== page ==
abstract = "The effect of wind on the wave breaking induced by the modulational instability is investigated numerically using the open source software Gerris. The two-phase flow is modelled by the two-dimensional Navier–Stokes equations for a single incompressible fluid and a Volume of Fluid technique is employed to capture the air–water interface. The flow is initialized as a fundamental wave component with two side-band perturbations so that the breaking is induced via the Benjamin–Feir instability mechanism. In order to investigate its effect on the wave evolution and on the breaking process, a uniform wind, twice the phase speed, is assigned in the air phase. The simulation covers the initial development of the wind profile, the growth of the modulational instability, the breaking and post breaking phases. Results show the occurrence of air flow separation from the wave crests shortly after the initial start. Pressure and tangential stress acting on the free surface are computed. It is shown that due to the flow separation there is a favourable pressure gradient about the wave crests whereas the tangential stresses are generally in favour of the wave propagation on the back of the wave but are opposed to the propagation along the forward face and in the wave trough. An initial growth of the energy content in water is observed, followed by a dissipation stage which is not related to the breaking process. In agreement with the experiments, the growth rate of the side-bands is reduced when compared to the corresponding no-wind solution. Because of the slower growth, the limiting condition for the onset of the breaking is reached with some delay. At the end of the breaking process, when the downshift is completed, the amplitude of the left side-band in the wind case is somewhat lower than that for the no-wind case. No substantial differences have been found in terms of the total energy dissipated by the whole breaking process although the dissipation rate for the wind case is noticeably higher. The higher dissipation rate observed in the wind case is found to be related to the larger amount of air entrained by the breaking process.",
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Effects of the wind on the breaking of modulated wave trains. / Iafrati, A.; De Vita, F.; Verzicco, R.

In: European journal of mechanics. B, Fluids, Vol. 73, 01.01.2019, p. 6-23.

Research output: Contribution to journalArticleAcademicpeer-review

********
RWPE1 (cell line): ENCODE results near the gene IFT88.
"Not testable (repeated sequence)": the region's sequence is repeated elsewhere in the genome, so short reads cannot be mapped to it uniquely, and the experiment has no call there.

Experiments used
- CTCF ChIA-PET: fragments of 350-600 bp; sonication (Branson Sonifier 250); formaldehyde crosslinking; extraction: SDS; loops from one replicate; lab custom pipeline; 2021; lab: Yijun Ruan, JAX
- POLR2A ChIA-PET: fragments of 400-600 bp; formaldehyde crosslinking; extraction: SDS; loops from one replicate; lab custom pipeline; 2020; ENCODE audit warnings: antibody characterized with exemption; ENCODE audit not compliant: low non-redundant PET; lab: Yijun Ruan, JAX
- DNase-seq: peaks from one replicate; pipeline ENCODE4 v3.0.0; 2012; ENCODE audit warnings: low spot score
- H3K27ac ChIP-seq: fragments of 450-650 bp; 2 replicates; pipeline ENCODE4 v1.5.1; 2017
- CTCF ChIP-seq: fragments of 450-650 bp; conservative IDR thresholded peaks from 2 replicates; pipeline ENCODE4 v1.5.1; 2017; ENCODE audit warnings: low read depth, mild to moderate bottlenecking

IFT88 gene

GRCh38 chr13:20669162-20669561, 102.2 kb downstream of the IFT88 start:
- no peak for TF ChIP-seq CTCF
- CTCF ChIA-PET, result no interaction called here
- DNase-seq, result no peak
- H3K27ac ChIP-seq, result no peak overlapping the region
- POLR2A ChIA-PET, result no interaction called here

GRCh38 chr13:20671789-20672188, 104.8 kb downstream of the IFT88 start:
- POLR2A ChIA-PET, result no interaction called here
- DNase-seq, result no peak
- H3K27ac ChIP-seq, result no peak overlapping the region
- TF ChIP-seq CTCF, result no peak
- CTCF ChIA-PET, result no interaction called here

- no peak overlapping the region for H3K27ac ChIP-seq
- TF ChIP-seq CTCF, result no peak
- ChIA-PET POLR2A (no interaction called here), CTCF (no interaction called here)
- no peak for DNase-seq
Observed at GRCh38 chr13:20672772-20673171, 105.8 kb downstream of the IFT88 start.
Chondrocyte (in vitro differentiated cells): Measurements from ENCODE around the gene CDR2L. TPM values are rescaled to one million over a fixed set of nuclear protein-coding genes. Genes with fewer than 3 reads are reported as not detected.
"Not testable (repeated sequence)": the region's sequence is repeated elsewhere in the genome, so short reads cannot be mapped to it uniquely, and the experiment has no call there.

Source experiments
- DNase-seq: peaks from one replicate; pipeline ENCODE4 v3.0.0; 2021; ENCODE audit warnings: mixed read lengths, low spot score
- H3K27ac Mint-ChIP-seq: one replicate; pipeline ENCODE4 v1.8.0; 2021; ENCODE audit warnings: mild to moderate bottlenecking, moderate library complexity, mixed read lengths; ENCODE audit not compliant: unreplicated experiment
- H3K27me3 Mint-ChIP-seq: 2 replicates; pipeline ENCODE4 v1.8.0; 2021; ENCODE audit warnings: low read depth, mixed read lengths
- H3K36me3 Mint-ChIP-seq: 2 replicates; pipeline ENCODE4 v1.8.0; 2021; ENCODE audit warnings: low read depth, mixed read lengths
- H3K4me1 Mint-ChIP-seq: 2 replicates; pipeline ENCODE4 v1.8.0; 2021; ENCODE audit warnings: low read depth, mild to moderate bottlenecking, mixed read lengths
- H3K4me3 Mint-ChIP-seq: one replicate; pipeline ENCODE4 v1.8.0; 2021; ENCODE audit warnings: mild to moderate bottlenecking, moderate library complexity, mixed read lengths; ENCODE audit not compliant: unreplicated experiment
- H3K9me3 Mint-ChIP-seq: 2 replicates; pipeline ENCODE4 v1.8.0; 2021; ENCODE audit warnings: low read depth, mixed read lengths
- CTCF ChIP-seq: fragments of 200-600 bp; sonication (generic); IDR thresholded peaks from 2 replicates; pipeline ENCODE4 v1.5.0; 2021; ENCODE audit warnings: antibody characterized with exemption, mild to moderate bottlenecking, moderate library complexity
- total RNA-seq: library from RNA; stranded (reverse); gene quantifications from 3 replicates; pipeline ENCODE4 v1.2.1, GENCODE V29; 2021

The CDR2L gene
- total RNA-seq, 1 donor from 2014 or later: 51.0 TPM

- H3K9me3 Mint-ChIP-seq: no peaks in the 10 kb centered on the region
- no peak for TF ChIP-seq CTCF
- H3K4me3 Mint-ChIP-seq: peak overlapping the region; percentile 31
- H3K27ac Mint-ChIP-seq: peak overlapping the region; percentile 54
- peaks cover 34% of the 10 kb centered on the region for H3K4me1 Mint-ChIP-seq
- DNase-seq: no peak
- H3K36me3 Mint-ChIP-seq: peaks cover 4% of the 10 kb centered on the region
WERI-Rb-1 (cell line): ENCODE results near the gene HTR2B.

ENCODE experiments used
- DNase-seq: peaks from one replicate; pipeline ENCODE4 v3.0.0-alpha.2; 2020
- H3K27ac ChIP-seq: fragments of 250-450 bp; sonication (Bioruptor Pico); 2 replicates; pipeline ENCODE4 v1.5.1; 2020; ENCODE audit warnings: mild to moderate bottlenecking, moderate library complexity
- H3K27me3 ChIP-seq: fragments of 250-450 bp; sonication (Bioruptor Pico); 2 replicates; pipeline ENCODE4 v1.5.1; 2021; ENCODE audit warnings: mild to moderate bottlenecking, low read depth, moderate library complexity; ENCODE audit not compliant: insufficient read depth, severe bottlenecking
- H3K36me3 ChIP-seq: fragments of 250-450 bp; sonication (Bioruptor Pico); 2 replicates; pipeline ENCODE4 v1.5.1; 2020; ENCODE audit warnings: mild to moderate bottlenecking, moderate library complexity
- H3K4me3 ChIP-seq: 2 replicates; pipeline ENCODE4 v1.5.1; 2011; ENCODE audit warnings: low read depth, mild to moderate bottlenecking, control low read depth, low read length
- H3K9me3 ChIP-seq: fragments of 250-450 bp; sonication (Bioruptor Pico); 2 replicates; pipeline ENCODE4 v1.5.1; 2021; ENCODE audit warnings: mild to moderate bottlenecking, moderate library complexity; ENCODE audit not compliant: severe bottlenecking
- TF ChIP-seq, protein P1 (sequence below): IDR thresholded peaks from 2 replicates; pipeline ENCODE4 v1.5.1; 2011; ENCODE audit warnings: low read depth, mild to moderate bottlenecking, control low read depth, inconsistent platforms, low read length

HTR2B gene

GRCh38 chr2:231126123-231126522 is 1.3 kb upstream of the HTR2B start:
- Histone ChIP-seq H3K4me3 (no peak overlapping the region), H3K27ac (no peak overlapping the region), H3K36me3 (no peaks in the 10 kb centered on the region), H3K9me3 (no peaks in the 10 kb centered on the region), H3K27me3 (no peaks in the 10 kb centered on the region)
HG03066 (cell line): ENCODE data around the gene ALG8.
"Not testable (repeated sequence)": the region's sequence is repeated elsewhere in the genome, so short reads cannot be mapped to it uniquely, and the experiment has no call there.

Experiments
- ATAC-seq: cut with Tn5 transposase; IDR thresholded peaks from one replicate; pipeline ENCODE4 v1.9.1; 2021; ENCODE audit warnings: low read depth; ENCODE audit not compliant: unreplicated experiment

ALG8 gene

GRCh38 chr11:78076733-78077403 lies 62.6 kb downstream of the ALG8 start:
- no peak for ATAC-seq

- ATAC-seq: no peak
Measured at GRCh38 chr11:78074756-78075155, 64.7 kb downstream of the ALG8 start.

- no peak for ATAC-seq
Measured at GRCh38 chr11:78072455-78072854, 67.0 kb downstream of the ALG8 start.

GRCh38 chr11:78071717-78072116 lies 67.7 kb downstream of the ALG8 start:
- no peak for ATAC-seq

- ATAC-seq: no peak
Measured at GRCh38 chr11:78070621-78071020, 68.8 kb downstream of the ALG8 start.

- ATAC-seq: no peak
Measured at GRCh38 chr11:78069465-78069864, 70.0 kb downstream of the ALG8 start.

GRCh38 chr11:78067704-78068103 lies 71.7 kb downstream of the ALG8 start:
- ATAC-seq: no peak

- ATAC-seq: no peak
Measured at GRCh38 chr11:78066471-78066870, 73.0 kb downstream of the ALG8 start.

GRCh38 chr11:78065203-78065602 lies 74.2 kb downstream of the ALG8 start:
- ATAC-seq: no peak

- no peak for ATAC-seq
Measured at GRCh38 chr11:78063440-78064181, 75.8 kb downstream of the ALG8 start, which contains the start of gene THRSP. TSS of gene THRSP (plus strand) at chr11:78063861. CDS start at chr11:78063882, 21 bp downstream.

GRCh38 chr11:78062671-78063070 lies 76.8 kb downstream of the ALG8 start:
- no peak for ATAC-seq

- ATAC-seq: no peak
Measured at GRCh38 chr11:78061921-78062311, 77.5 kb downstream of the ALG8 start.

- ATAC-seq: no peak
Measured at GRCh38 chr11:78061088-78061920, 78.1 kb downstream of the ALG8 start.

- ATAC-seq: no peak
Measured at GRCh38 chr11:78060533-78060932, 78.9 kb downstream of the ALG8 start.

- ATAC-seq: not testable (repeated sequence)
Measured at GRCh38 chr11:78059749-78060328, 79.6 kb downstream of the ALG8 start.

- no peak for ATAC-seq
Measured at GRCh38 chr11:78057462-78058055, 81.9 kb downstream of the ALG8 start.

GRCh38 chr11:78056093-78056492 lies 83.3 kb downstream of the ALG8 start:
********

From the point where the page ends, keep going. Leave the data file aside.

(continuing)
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AB - The effect of wind on the wave breaking induced by the modulational instability is investigated numerically using the open source software Gerris. The two-phase flow is modelled by the two-dimensional Navier–Stokes equations for a single incompressible fluid and a Volume of Fluid technique is employed to capture the air–water interface. The flow is initialized as a fundamental wave component with two side-band perturbations so that the breaking is induced via the Benjamin–Feir instability mechanism. In order to investigate its effect on the wave evolution and on the breaking process, a uniform wind, twice the phase speed, is assigned in the air phase. The simulation covers the initial development of the wind profile, the growth of the modulational instability, the breaking and post breaking phases. Results show the occurrence of air flow separation from the wave crests shortly after the initial start. Pressure and tangential stress acting on the free surface are computed. It is shown that due to the flow separation there is a favourable pressure gradient about the wave crests whereas the tangential stresses are generally in favour of the wave propagation on the back of the wave but are opposed to the propagation along the forward face and in the wave trough. An initial growth of the energy content in water is observed, followed by a dissipation stage which is not related to the breaking process. In agreement with the experiments, the growth rate of the side-bands is reduced when compared to the corresponding no-wind solution. Because of the slower growth, the limiting condition for the onset of the breaking is reached with some delay. At the end of the breaking process, when the downshift is completed, the amplitude of the left side-band in the wind case is somewhat lower than that for the no-wind case. No substantial differences have been found in terms of the total energy dissipated by the whole breaking process although the dissipation rate for the wind case is noticeably higher. The higher dissipation rate observed in the wind case is found to be related to the larger amount of air entrained by the breaking process.